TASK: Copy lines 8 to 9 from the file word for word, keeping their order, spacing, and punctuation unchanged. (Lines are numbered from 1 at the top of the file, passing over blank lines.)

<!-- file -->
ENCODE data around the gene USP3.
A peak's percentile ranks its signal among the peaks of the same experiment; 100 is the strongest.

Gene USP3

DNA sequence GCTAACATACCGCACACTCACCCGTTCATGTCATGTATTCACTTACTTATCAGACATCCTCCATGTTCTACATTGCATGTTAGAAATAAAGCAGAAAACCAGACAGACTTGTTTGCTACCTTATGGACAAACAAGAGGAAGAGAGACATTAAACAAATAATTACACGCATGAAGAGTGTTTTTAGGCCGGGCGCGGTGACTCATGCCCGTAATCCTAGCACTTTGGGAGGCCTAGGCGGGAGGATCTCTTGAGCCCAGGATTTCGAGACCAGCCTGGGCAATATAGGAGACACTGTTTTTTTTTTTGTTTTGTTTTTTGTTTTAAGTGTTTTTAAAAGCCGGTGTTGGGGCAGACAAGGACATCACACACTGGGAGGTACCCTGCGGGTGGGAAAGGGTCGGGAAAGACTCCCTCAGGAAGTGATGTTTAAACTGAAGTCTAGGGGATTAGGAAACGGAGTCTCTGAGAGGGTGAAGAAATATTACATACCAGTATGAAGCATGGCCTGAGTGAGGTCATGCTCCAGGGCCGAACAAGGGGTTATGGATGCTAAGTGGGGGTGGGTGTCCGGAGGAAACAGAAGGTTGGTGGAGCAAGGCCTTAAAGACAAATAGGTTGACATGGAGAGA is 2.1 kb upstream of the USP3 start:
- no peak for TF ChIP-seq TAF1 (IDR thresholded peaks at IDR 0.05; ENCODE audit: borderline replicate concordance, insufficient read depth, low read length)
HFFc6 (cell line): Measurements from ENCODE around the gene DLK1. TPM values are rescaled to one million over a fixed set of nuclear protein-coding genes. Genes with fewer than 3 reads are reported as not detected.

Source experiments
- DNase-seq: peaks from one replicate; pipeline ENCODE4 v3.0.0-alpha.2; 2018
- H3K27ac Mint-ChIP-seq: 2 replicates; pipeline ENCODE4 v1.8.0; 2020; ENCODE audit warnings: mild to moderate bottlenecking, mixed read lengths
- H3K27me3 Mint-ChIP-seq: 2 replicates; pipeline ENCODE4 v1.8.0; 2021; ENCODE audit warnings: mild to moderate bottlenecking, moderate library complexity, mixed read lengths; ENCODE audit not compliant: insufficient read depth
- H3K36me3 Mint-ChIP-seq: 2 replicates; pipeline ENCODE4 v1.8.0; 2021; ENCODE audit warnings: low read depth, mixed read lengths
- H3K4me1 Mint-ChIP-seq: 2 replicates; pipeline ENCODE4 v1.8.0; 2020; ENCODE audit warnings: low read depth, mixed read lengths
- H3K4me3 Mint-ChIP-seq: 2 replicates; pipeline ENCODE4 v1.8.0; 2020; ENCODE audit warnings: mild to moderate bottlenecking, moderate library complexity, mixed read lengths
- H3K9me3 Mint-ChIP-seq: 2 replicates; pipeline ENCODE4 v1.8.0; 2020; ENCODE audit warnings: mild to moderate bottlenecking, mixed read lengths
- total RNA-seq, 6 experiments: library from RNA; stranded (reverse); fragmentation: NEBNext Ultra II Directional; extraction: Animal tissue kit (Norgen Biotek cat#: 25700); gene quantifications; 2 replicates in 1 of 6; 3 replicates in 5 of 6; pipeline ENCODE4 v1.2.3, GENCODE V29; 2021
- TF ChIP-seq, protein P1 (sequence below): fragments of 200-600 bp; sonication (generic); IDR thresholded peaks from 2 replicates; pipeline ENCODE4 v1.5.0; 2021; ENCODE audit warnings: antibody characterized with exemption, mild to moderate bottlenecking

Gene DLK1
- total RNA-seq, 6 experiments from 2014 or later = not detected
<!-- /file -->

- DNase-seq: peaks from one replicate; pipeline ENCODE4 v3.0.0-alpha.2; 2018
- H3K27ac Mint-ChIP-seq: 2 replicates; pipeline ENCODE4 v1.8.0; 2020; ENCODE audit warnings: mild to moderate bottlenecking, mixed read lengths